Chelsea can claim crowning Women’s Champions League victory in the house that Emma Hayes built

It was all in the plan, it seemed. As Chelsea took to Stamford Bridge for the first time under Emma Hayes, the club’s then chair Bruce Buck declared that, in one sense, the “mission has been accomplished”. There were under 4,000 in attendance as Chelsea were beaten 3-0 by Wolfsburg, but the historic occasion of Chelsea’s women’s team playing at Stamford Bridge was the encapsulation of Hayes’s vision. “Emma explained what she wanted to build here,” Buck wrote in the match programme seven years ago. “But I know Emma will not want the journey to end here.” Nor did it.

But now there is an end, of sorts, as Chelsea return to the house that Hayes built for the second leg of their Women’s Champions League semi-final against Barcelona. Hayes’s last match at Stamford Bridge could not have been scripted better: with a slender 1-0 lead to protect against the best team in the world, the opportunity to knock out the holders and reach the Bilbao final, and the biggest ever attendance for a women’s game at Stamford Bridge. The pursuit of a first Champions League title and the dream end to Hayes’s final season at Chelsea has led to, with a day to go, the chance of a first sellout in the club’s history.

Only Hayes will know if her dreams of the future stretched as far when she arrived at Chelsea in 2012. Aside from a Champions League final, or the six Women’s Super League titles and five FA Cups, it would in many ways be the crowning achievement of Hayes’s 12 years at the club, the impossible transformed into the reality. Theirs is a story that has bridged eras, where the rapid growth of the sport means the celebration of an attendance such as 4,000 now feels unthinkable, and which could yet end with its most significant chapter yet.

Hayes bids farewell to Stamford Bridge as Chelsea host Barcelona (Getty Images)
Hayes bids farewell to Stamford Bridge as Chelsea host Barcelona (Getty Images)

And so to the arrival of Barcelona for the second time in as many seasons. Chelsea are prepared for a response after Barcelona were stunned and humbled, suffering their first defeat of the season in the first leg last week. Hayes’s side executed their defensive gameplan to perfection and Erin Cuthbert’s goal secured a famous win at the Lluis Companys Olympic Stadium. There is a score to settle: Barcelona have vowed to raise their game and there is revenge to claim, yet the European champions will be up against more than an organised defence and a disciplined unit, given the emotion of Hayes’s final weeks in charge.

The chance to finally win the Champions League heightens the narrative, in a clash that should have much more tension and edginess than last season’s semi-final first leg at Stamford Bridge. Then, the occasion was not a contest, and Chelsea’s passiveness as much as Barcelona’s dominance meant the fixture struggled to live up to its billing. That Barcelona’s return comes in the second leg – and with Chelsea having a lead to defend – demands a hostile atmosphere to fuel the evening and help Hayes’s side over the line. Last season’s late comeback and quarter-final victory over holders Lyon can be their inspiration.

There is more recent motivation too. Chelsea were brilliant last week, becoming the first team to beat Barcelona away from home in five years. A defensive masterclass stifled the holders, limiting the Spanish side to few chances, while an aggressive and intense approach disrupted the European champions and their midfield passing. Barcelona and their superstars were evidently rattled, with the Ballon d’Or holder Aitana Bonmati accusing Chelsea of “playing dirty” and causing “interruptions” in the game. Bonmati claimed Barcelona had warned the referee that Chelsea would look to slow play down, and yet they succeeded.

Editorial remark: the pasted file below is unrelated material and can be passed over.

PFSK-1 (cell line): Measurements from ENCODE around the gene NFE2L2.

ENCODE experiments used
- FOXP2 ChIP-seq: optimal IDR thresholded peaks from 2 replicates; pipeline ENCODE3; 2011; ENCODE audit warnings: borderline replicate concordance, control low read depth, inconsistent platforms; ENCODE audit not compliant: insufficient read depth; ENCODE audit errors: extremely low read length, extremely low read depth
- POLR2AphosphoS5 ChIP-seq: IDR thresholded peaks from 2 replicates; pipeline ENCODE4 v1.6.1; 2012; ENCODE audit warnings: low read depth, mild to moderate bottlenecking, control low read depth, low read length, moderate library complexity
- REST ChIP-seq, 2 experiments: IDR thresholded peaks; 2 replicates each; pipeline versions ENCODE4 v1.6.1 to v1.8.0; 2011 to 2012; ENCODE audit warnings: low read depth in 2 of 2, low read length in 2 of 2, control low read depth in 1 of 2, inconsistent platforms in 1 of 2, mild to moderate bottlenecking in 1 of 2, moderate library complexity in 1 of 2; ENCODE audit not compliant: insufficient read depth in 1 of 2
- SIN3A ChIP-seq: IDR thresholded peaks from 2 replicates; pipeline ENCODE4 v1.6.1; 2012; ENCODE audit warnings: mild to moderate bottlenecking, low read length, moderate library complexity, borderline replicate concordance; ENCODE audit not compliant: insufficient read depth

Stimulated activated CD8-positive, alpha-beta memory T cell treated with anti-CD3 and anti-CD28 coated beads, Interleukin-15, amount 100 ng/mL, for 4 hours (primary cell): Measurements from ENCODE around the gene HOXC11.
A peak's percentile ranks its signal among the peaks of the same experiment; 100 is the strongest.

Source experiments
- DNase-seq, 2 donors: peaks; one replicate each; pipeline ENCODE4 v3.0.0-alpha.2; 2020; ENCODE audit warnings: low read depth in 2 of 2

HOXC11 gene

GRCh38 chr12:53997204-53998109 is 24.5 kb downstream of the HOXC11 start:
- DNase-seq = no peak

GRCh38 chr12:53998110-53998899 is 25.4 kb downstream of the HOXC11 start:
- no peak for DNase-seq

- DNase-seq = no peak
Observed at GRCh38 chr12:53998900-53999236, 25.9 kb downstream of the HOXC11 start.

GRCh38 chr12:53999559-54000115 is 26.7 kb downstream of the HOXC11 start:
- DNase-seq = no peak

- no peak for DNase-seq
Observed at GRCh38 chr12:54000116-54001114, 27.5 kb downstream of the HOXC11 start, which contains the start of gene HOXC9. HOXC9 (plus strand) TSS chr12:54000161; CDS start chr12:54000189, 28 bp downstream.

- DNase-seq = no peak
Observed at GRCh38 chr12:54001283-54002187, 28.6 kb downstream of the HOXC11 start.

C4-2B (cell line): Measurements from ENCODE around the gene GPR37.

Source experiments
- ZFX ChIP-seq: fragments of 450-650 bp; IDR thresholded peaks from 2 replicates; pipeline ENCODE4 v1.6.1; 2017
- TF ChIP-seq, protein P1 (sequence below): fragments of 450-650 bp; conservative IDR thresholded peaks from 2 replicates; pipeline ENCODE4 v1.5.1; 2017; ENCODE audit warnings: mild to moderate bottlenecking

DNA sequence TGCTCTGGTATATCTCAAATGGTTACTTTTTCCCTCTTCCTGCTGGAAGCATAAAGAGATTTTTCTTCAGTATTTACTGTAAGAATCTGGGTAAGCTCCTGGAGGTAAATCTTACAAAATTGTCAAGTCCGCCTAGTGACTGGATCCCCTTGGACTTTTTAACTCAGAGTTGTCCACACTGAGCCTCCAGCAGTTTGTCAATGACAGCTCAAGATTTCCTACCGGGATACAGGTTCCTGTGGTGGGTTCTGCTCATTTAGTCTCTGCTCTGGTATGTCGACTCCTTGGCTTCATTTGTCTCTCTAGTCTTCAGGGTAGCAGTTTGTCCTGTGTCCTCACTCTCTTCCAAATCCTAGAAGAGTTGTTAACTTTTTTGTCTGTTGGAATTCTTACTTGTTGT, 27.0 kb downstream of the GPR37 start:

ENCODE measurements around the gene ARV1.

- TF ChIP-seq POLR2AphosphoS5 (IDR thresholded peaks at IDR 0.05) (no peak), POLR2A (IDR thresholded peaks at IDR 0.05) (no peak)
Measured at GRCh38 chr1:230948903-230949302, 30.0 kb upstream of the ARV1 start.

Hayes’s gameplan worked in Barcelona as Chelsea claimed a 1-0 win (Getty)
Hayes’s gameplan worked in Barcelona as Chelsea claimed a 1-0 win (Getty)

Such a reaction would have been music to Chelsea’s ears, evidence beyond the monumental scoreline that their approach had been a successful one. Hayes was quick to point out that the tie was only at half-time and insisted Chelsea could have had more. There was pride in celebrating Chelsea’s win at Barcelona, but Hayes was rather more regretful that Mayra Ramirez had not doubled Chelsea’s lead on the counter-attack after the hosts pushed further numbers forward in search of an equaliser.

Chelsea will have to do more than just defend as Barcelona look to keep their Champions League defence alive. Barcelona have vowed to bring “another level” into the second leg and as they seek the comeback, or the “remontada”. It would be an extraordinary effort from Chelsea to shut out the star-studded cast of Bonmati, Caroline Graham Hansen, Fridolina Rolfo, Salma Paralluelo and Alexia Putellas for a second game in a row. “Barcelona are gonna come for us, world-class players won’t accept defeat,” Hayes warned last week, moments after full-time.

Chelsea have been preparing for this and, for them, it’s personal too. That final in Gothenburg three years ago denied Chelsea and Hayes a first Champions League, destroyed by Barcelona in a first-half onslaught. This is the closest they’ve been to the Champions League final since and, ultimately, a first-ever victory over Barcelona would count for nothing if they don’t complete the job and reach the final as well. The quadruple is long gone but the Champions League dream is still alive. For Chelsea and Hayes, this would be their greatest victory of all.

Catch the thrilling Uefa Women’s Champions League semi-final second leg as Emma Hayes’s Chelsea face Spanish superstars Barcelona. Watch all the action unfold live and for free on DAZN. We may earn commission from some of the links in this article, but we never allow this to influence our content. This revenue helps to fund journalism across The Independent